PART 2 - Personal services business tests

7.32 It is necessary to consider the personal services business tests only if an individual (working as a sole trader or through an entity) has personal services income. Personal services income is income that is mainly a reward for a particular individuals personal efforts or skills. An entitys income from the rendering of personal services by an arms length employee of the entity is not normally personal services income of such an employee, if the employee has no entitlement to that income of the entity other than as salary, wages, commissions, bonuses or allowances.

7.33 The primary rules about what is a personal services business are contained in section 87-15. The section will be amended to reflect the proposed changes to allow self-assessment of the results test for a personal services business and to allow the Commissioner to grant personal services business determinations regardless of whether 80% or more of an individuals personal services income is from one source.

7.34 The amendments to subsection 87-15(1) reflect the fact that all individuals and personal services entities will be able to apply for a personal services business determination. Therefore anyone who has a personal services business determination will be carrying on a personal services business. [Schedule 6, item 4, subsection 87-15(1)]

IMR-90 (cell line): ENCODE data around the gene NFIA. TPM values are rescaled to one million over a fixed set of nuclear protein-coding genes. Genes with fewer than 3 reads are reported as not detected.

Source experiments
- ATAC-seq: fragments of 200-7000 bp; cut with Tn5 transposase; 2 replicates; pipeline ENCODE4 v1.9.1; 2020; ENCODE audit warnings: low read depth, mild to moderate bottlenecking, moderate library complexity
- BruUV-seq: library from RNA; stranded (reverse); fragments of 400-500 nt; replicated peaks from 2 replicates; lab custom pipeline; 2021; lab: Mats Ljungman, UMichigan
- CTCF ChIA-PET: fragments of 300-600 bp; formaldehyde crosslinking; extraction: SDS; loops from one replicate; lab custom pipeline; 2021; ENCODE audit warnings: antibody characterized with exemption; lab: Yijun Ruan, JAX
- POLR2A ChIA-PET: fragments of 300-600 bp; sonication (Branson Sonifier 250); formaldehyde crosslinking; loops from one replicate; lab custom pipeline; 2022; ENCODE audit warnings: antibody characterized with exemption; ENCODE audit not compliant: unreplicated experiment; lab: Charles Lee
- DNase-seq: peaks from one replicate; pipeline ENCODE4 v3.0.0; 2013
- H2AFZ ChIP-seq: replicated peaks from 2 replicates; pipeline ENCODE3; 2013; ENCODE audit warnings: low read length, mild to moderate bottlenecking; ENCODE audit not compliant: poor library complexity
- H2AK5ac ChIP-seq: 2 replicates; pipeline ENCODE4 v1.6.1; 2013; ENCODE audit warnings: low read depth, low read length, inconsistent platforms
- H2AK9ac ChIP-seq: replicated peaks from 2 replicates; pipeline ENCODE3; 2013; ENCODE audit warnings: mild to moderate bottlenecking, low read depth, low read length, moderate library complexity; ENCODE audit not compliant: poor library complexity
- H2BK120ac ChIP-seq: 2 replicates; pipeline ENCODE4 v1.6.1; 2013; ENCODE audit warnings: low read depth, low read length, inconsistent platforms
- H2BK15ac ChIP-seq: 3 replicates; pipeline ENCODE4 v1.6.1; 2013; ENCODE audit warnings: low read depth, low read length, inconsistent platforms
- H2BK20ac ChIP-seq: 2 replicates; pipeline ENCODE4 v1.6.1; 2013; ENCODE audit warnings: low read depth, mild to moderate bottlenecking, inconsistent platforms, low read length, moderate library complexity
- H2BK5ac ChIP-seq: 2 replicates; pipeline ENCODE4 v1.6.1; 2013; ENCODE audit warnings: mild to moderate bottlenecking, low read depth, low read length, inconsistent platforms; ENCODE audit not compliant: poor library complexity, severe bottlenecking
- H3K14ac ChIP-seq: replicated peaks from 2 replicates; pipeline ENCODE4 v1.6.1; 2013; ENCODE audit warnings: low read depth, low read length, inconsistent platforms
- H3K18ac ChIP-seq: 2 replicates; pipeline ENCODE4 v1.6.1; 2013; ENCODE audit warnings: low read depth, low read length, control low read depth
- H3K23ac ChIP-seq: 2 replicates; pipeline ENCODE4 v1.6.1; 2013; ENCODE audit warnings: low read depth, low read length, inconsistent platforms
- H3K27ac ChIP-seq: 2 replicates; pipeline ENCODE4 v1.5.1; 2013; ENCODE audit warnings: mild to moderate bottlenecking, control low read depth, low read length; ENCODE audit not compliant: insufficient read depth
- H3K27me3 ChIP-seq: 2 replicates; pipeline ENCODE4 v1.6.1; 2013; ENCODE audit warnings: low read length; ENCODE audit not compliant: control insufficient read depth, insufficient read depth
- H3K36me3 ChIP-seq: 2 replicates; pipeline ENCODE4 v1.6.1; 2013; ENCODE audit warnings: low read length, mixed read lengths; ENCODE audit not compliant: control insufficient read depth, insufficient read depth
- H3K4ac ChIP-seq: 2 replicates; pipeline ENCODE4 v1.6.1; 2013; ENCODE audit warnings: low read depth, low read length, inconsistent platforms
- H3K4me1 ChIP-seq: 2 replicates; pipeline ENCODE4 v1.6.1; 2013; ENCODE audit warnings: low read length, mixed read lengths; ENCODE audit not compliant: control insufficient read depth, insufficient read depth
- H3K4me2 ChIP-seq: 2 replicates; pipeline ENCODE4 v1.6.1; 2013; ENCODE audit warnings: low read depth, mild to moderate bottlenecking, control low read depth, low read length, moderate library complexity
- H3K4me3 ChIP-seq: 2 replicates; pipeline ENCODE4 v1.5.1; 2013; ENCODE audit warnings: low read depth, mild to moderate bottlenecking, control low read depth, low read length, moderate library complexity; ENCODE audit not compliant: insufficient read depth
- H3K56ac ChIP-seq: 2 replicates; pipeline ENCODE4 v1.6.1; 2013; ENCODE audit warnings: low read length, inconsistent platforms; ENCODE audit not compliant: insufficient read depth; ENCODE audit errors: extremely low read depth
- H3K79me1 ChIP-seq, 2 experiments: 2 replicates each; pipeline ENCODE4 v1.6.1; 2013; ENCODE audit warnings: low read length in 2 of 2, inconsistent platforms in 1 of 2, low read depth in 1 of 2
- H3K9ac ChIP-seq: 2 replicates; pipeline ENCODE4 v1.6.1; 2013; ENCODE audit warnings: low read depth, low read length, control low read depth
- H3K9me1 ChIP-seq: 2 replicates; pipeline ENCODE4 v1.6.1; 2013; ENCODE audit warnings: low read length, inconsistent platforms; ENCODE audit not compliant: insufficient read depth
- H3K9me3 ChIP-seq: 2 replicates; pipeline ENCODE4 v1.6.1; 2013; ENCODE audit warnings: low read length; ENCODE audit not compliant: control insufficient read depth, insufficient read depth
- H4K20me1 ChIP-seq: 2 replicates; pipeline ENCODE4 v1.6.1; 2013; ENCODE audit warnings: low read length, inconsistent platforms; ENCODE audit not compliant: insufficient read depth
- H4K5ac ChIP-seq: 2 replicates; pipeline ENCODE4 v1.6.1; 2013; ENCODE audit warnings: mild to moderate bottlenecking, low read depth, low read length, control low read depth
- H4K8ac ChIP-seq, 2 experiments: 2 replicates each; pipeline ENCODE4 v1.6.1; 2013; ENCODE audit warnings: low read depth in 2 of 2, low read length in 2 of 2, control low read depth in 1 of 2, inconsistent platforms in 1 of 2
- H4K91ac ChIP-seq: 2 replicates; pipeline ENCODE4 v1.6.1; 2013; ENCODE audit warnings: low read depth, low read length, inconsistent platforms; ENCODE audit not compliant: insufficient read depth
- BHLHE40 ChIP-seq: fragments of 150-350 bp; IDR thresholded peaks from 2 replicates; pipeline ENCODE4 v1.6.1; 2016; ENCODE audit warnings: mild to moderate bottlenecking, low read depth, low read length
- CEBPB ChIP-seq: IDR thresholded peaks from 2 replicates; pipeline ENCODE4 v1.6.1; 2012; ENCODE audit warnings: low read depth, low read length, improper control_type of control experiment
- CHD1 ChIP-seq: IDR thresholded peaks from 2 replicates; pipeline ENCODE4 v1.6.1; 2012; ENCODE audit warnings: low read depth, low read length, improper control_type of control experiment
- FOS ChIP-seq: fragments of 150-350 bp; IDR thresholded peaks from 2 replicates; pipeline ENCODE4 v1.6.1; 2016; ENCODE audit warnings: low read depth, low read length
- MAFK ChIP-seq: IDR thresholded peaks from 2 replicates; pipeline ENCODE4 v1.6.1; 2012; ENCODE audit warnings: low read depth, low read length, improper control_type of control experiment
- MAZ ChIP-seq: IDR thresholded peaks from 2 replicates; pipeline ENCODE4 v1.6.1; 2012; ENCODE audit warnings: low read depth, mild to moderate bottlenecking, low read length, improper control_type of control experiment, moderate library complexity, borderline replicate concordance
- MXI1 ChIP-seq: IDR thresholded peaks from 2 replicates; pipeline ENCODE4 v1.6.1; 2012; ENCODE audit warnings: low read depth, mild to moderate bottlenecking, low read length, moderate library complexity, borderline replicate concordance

7.35 Taxpayers may self-assess whether they are conducting a personal services business against the results test, which is included in the list of personal services business tests in subsection 87-15(2). This will ensure that independent contractors are treated as conducting personal services businesses and therefore, are outside the measure. Subsection 87-15(3) is amended to reflect the fact that, regardless of whether 80% or more of an individuals personal services income is from one source, the individual or personal services entity can self-assess against the results test. In contrast, a taxpayer cannot self-assess against any of the other tests if 80% or more of an individuals personal services income is from one source. [Schedule 6, item 4, subsection 87-15(3)]

7.36 If 2 or more individuals gain personal services income through one entity, section 87-15 looks at the personal services income of each individual. This prevents people escaping from the provisions simply by teaming up.

7.37 These amendments to section 87-15 reflect the new structure of the legislation.

The results test